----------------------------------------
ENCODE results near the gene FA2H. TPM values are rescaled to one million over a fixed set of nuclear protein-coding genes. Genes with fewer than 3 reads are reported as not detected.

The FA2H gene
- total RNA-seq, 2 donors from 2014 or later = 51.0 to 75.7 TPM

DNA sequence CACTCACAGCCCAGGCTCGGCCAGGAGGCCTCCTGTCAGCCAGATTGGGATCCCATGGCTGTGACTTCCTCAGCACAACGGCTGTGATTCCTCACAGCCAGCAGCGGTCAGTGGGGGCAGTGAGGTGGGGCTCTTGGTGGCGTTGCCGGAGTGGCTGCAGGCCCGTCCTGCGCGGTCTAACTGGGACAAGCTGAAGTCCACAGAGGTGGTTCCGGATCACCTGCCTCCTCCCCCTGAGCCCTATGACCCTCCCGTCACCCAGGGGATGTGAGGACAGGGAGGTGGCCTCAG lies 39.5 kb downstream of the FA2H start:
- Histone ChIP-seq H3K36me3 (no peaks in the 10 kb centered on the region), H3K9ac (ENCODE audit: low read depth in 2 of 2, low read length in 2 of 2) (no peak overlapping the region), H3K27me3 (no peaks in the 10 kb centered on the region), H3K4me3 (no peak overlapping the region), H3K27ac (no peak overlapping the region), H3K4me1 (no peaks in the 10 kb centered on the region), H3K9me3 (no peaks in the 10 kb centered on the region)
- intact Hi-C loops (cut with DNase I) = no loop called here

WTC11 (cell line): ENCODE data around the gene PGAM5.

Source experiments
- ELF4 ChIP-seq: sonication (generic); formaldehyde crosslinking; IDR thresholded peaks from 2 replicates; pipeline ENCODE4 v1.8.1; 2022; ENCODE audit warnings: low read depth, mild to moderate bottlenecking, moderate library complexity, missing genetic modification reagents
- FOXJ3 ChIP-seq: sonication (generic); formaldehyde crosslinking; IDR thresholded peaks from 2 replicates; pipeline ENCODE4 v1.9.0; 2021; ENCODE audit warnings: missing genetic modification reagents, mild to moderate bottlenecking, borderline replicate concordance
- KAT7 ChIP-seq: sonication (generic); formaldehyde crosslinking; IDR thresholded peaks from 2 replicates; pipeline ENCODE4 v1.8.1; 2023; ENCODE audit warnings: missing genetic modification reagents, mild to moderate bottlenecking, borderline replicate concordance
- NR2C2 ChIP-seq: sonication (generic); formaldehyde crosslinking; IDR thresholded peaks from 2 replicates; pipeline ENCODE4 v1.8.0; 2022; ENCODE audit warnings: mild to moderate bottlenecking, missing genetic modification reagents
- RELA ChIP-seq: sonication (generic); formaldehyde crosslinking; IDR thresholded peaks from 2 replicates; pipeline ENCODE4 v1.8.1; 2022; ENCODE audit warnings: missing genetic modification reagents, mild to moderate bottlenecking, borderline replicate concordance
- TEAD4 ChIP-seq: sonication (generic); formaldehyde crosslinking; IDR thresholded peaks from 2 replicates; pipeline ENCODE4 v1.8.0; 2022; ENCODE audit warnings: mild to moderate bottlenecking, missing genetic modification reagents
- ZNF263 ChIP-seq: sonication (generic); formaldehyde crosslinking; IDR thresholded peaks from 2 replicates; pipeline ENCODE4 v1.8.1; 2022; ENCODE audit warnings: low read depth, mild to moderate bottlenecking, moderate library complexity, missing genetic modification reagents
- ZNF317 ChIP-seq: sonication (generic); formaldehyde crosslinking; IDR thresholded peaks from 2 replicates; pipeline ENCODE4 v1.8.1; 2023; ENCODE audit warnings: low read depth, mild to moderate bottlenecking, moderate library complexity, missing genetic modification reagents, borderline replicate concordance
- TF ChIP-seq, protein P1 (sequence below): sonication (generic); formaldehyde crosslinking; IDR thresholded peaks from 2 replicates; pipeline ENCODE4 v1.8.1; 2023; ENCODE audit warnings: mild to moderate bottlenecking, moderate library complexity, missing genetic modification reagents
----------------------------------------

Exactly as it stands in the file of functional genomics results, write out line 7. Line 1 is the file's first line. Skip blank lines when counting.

WTC11 (cell line): ENCODE data around the gene PGAM5.